The greater our eagerness to serve him, the more we shall perceive his presence among us.

The one who spoke through Solomon, saying: I came forth from the mouth of the Most High, as the firstborn of all creation;

and again; The Lord possessed me when his purpose first unfolded, before the earliest of his works; from everlasting I was firmly established;

and who said through Isaiah: Do I not fill heaven and earth?

– this same one it is who, in the mysterious plan of his own providence, is born on earth and laid in a manger.

While Solomon’s words teach us that Christ was eternally in existence before the world began, Isaiah’s declare that there is no place in the whole of creation from which he is absent.

And if he exists always and everywhere, he cannot be absent from ourselves.

The testimony of the ancient prophets to Christ’s eternal being and his boundless divine presence is indeed trustworthy.

Our Saviour himself tells the Jews in the Gospel: Before Abraham ever existed, I am.

With God the Father from all eternity, before Abraham existed (more accurately, before anything existed) he had his eternal being.

And yet he chose to be born in time from the stock of Abraham – Abraham who was told by God the Father: In your descendants all the nations of the earth will be blessed.

The blessed patriarch David was also granted privilege of a similar promise.

Revealing to him hidden secrets of his wisdom, God the Father told him: The fruit of your body I will set upon your throne….

According to the evangelist Matthew, the opening words of whose Gospel are: The genealogy of Jesus Christ, the son of David, the son of Abraham….

The man in the Gospel who was freed from the darkness of ignorance and enlightened by faith addressed God’s Son as Son of David.

Not only did he receive spiritual insight, but he also deserved to have his bodily sight restored.

Christ the Lord desires to be called by this name, knowing that there is no other name by which the world can be saved.

And if we ourselves wish to be saved by him who is the one and only Saviour, each of us must also say to him: Lord, son of David, have mercy on us.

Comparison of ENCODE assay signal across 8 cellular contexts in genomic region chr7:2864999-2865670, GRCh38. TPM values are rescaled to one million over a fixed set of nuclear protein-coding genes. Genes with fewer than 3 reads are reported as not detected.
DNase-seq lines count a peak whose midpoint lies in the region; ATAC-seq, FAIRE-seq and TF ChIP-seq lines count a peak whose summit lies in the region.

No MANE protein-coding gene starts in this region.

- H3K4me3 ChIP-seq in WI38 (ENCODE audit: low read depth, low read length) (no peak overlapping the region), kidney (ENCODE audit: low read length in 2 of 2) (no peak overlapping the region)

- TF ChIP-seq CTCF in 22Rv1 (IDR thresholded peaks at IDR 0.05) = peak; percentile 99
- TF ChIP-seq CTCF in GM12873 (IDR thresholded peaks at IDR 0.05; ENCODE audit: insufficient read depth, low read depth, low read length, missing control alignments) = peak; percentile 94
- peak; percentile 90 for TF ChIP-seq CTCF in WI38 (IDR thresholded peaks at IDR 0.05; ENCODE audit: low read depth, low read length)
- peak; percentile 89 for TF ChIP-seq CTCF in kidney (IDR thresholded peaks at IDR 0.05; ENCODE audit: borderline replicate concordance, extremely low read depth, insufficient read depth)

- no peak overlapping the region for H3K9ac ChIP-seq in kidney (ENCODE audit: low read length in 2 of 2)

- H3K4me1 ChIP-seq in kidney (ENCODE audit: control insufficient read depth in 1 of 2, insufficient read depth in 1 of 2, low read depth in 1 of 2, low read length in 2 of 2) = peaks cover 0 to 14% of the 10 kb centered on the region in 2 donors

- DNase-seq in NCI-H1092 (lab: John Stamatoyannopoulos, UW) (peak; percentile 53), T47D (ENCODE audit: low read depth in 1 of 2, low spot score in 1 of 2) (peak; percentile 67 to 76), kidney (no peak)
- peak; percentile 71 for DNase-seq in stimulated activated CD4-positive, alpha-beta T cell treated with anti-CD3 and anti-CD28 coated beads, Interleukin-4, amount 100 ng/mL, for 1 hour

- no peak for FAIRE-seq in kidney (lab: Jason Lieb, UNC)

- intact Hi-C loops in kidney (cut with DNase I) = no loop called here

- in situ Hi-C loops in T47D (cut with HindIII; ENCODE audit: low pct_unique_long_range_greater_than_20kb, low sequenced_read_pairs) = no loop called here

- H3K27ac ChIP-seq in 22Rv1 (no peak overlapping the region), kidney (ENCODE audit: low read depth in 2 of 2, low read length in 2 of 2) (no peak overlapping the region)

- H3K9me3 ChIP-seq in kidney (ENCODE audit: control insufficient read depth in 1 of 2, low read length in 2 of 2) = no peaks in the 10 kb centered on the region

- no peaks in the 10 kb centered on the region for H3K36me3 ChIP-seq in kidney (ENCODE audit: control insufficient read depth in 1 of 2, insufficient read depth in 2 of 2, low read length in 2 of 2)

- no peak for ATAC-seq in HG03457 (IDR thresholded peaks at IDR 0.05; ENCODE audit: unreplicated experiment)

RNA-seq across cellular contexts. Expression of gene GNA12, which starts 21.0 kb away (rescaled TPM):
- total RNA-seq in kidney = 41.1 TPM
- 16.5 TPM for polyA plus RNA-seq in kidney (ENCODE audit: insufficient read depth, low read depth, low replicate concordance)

Odilo of Cluny (c.962-1048/1049): Sermo 1 In Nativitate Domini (PL 142, 993-994), from the Monastic Office of Vigils, December 21st in Advent Year I.

Cyril of Alexandria: Christ’s Flesh for the Life of the World Tuesday, Oct 27 2009 

I die (he says) for all, that I may quicken all by myself, and I made my flesh a ransom for the flesh of all.

For death shall die in my death, and with me shall rise again (he says) the fallen nature of man.

For this became I like to you, man, that is, and of the seed of Abraham, that I might be made like in all things unto my brethren.

The blessed Paul himself also, well understanding what Christ just now said, says to us: inasmuch as the children have partaken of flesh and blood, he also himself likewise took part of the same, that through death he might destroy him that had the power of death, that is, the devil.

For in no other way was it possible that he who had the power of death should be destroyed, and that death itself should be destroyed, had not Christ given himself for us, a ransom, one for all, for he was in behalf of all….

…For with his stripes we were healed, as the prophet says, and his own self bore our sins in his own body on the tree; and he was crucified for all and on account of all, that if one died for all, all we might live in him.

For it was not possible that he should be held by death, neither could corruption over-master that which is by nature life.

Cyril of Alexandria (c. 376-444): Commentary on John, book 4 [on John 6:52].